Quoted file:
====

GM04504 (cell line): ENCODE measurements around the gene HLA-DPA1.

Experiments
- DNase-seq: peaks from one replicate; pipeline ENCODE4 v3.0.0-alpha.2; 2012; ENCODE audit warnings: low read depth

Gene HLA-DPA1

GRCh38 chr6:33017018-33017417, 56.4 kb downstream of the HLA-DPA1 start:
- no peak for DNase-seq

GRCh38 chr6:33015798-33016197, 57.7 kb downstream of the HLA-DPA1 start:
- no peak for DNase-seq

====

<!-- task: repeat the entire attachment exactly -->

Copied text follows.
GM04504 (cell line): ENCODE measurements around the gene HLA-DPA1.

Experiments
- DNase-seq: peaks from one replicate; pipeline ENCODE4 v3.0.0-alpha.2; 2012; ENCODE audit warnings: low read depth

Gene HLA-DPA1

GRCh38 chr6:33017018-33017417, 56.4 kb downstream of the HLA-DPA1 start:
- no peak for DNase-seq

GRCh38 chr6:33015798-33016197, 57.7 kb downstream of the HLA-DPA1 start:
- no peak for DNase-seq